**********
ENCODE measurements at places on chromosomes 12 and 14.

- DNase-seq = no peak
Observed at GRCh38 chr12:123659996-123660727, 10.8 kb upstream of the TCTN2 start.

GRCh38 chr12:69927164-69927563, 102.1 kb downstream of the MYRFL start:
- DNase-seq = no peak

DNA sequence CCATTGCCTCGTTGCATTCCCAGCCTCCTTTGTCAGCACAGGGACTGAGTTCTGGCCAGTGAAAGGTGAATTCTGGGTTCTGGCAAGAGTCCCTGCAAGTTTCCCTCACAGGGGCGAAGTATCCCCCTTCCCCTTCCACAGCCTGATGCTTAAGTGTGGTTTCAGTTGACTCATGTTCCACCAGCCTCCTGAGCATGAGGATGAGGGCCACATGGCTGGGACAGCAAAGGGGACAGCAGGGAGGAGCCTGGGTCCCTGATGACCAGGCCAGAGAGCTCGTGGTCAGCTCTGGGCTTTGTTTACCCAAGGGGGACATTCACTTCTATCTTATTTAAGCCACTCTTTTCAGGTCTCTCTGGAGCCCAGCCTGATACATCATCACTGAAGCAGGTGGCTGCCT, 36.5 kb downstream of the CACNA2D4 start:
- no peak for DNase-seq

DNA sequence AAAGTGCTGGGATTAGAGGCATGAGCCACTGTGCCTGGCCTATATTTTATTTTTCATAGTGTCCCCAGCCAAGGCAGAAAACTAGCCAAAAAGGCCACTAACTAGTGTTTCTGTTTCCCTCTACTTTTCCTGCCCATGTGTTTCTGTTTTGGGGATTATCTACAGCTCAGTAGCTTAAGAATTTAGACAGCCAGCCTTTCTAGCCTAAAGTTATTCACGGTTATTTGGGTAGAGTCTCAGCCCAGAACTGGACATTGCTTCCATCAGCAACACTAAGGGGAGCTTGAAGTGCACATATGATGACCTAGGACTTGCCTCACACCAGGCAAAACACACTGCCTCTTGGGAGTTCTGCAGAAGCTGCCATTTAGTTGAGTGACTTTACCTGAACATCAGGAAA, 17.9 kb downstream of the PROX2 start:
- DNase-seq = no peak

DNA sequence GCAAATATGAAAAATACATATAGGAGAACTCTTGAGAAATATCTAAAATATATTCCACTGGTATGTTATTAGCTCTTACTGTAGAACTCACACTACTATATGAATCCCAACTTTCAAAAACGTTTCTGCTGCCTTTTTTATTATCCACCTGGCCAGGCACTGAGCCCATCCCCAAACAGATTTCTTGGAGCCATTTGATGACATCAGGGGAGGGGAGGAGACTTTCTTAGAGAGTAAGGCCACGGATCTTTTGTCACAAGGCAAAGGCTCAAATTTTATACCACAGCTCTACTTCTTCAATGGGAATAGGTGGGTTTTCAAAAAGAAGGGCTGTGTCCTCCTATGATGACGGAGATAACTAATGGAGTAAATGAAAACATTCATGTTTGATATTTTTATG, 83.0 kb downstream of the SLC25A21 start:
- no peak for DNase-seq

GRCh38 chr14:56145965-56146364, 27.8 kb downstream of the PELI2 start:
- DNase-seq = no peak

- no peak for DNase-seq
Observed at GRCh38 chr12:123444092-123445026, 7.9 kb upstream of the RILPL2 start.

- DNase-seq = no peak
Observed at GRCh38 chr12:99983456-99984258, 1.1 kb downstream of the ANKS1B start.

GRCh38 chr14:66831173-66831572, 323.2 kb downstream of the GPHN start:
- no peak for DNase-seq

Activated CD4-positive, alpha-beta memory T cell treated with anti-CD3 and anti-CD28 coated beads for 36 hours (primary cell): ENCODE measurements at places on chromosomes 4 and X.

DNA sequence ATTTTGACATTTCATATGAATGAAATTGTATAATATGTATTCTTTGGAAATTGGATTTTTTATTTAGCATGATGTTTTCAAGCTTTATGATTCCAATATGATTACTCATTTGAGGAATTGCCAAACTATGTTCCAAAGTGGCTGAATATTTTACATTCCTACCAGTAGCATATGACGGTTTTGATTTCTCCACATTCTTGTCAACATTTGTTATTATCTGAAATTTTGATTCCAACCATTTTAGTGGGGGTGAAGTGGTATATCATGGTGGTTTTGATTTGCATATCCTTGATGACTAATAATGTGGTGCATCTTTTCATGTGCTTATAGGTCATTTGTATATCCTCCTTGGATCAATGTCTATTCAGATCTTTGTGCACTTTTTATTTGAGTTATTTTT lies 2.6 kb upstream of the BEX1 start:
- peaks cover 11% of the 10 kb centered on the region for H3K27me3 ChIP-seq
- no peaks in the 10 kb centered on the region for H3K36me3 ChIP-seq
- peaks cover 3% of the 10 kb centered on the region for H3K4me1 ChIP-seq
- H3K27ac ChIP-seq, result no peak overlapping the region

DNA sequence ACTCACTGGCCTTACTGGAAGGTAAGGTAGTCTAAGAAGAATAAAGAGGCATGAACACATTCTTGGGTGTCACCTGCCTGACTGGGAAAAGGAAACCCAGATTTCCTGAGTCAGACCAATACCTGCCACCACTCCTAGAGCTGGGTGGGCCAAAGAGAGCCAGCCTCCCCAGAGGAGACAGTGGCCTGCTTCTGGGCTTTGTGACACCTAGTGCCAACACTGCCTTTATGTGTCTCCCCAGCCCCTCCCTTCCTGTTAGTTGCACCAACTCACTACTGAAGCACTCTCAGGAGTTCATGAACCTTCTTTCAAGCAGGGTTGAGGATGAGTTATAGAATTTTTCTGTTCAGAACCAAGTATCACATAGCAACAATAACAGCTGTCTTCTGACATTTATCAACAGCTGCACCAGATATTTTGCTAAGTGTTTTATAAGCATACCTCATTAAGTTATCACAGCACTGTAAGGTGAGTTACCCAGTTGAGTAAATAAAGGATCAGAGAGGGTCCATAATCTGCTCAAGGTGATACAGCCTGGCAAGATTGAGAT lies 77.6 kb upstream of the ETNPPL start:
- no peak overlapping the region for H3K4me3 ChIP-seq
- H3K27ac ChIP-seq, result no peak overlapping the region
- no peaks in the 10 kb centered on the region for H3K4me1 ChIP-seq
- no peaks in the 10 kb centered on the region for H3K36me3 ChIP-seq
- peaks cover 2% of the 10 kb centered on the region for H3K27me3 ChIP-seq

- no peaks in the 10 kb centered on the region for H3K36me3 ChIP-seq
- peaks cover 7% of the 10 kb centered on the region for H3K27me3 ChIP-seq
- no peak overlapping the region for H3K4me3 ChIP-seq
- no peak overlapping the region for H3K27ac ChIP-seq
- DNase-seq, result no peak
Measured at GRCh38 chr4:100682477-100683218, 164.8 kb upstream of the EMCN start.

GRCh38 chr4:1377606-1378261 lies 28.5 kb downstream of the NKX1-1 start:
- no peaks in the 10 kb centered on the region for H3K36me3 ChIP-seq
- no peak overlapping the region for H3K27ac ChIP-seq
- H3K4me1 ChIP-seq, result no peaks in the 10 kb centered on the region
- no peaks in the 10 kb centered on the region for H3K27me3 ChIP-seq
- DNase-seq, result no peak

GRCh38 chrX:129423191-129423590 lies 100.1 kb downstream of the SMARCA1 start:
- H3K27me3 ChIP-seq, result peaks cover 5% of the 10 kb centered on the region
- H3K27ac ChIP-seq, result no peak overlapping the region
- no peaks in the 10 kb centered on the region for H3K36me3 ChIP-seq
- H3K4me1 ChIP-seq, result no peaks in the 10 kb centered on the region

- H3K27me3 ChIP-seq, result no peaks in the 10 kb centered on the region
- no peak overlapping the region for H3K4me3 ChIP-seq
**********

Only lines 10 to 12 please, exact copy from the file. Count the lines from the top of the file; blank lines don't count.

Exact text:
DNA sequence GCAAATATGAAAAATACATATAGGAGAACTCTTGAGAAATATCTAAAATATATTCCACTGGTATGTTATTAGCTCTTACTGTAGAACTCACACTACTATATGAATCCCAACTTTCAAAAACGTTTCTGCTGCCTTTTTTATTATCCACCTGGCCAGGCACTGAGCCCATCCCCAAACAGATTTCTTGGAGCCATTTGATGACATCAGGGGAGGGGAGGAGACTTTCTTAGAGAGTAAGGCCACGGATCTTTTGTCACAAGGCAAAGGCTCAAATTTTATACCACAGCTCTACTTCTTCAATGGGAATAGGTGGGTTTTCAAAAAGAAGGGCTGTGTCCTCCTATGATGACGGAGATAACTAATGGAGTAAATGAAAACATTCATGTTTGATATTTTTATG, 83.0 kb downstream of the SLC25A21 start:
- no peak for DNase-seq

GRCh38 chr14:56145965-56146364, 27.8 kb downstream of the PELI2 start: